“Yo, Dawg. Here is Your Checklist” Yes that’s a meme. This week’s work is much about memes. Bring your best meme game.
These is your To Do list for Week 4.0: One Does Not Simply Make NetNarr Memes.
- Dailies. Keep doing Daily Digital Alchemies, at least 2 this week. Include links and embeds to them in your weekly reflection blogpost
- Referencium. As you are reading about digital art, memes this week, or just in the flow of other things you see online, keep track of anything relevant to our topic of digital art, especially this week, about memes.
Add at least two readings, examples, tools, artist profile to a new Referencium on Digital Art. Add them to the editable Digital Art Referencium Google Doc including the title, link, a short description, and your twitter name.
If you are looking for ideas, find them from the links in this week’s course materials, or secondary links from there. Or you can find items from the flow of resources into #netnarr, or anything else you come across.
- Makes. If you did not do them in class, finish them this week. For each one, you must produce a meme image that can be seen via a URL. This can be a link published on the site, or if you can tweet it out to NetNarr, use the twitter link. This is the URL that you will need when filling out the Response Form at the bottom of each Make (the blue button).
If you did these in a hurry just to get them done in class, maybe think about if you have an idea to do a better one.
You will need to use the memes you created in your blog post, so having them all listed at the bottom of the Make can help you find your work.
But wait, there is even an easier way to find all your work in the Make Bank… just add your twitter name (without the @) to the end of this URL
http://make.arganee.world/exampletags/for example see all Make responses by @stryii or all Make responses by @justinsightfuls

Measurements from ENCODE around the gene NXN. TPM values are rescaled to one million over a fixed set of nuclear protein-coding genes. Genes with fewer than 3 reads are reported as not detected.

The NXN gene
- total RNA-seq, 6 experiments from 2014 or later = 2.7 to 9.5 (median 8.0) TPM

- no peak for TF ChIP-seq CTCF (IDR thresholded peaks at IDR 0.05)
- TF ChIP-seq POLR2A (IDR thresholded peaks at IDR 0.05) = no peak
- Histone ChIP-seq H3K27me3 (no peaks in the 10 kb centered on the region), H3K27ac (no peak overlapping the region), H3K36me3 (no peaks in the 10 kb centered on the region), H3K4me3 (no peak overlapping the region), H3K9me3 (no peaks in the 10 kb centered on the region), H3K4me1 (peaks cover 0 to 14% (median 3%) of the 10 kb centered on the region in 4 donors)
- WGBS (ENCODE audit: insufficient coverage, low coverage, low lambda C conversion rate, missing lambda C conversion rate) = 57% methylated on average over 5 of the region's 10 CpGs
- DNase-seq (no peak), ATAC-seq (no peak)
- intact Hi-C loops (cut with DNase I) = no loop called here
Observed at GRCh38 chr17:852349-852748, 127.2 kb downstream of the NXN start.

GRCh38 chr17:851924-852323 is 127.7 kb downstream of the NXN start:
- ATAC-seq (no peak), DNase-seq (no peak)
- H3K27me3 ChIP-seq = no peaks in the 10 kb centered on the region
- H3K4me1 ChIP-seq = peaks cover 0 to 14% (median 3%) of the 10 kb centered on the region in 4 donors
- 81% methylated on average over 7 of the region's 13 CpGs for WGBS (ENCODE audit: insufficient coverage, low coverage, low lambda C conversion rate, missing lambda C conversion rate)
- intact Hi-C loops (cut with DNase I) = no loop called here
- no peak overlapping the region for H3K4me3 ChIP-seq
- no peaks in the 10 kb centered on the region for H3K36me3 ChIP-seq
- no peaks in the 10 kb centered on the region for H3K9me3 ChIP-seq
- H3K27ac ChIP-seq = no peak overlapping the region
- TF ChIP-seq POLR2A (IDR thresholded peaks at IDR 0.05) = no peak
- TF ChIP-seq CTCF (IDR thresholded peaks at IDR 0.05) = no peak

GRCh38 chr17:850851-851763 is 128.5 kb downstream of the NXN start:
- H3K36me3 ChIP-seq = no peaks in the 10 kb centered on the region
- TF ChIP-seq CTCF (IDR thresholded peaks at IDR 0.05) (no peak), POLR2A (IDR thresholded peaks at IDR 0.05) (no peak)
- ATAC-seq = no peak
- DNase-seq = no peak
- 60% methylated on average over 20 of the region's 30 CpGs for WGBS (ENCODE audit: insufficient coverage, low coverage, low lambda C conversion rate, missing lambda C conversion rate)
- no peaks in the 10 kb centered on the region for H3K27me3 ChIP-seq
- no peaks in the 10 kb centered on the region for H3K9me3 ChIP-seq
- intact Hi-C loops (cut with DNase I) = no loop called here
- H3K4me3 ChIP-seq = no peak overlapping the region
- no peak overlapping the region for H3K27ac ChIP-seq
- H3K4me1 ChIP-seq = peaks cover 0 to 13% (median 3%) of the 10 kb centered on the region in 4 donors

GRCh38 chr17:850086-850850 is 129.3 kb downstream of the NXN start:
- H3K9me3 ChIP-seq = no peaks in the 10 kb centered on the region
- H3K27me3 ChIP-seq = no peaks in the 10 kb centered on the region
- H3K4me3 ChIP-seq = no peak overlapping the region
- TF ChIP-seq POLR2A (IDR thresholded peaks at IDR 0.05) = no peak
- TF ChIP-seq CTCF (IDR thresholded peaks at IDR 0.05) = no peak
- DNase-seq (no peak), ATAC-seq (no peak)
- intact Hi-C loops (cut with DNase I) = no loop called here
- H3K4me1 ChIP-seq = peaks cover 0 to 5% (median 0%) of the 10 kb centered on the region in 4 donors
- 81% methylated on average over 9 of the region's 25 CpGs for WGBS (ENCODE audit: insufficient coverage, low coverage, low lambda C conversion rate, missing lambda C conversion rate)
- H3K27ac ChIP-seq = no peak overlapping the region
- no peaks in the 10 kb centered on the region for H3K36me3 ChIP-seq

- In preparation for next week read Selfies Are Art (The Atlantic).
In addition read the opposing perspectives in Selfies are Good for Girls (Slate) vs Selfies Aren’t Empowering. They’re a Cry for Help (Jezebel). Be prepared to discuss these different perspectives on selfies.
- Share a link to your weekly blog post in twitter including the #netnarr hashtag. Ask for feedback.
Your weekly reflection post should include links, and descriptions of all work you produced above. Since we are discussing the ways we can communicate with memes, use them in your post — embed meme images into your text and make it part of your writing.
Write about your thoughts on memes… Are they digital art? What makes them popular? Can you think of ways and reasons to use them for doing more than generating laughs? What does it mean for you to be able to create memes rather than re-use ones others make? In your post use one of the memes about memes we made in a class that is not the one you made. Find them among the responses at the bottom of the Memes That Meme Themselves Make.
Share your thoughts on the Nosedive episode of Black Mirror we watched. How close to reality is it? What does it imply about technology and society? How might the story have gone in a different direction? Is this form of a story effective for helping you or others think about the issues of technology on our lives? In your post use one of the Nosedive we made in a class that is not the one you made. Find them among the responses at the bottom of the Nosedive Meme Make.
Finally create a new meme that represents your thoughts, ideas on memes. Use it in your weekly blog post. Are you memed enough yet?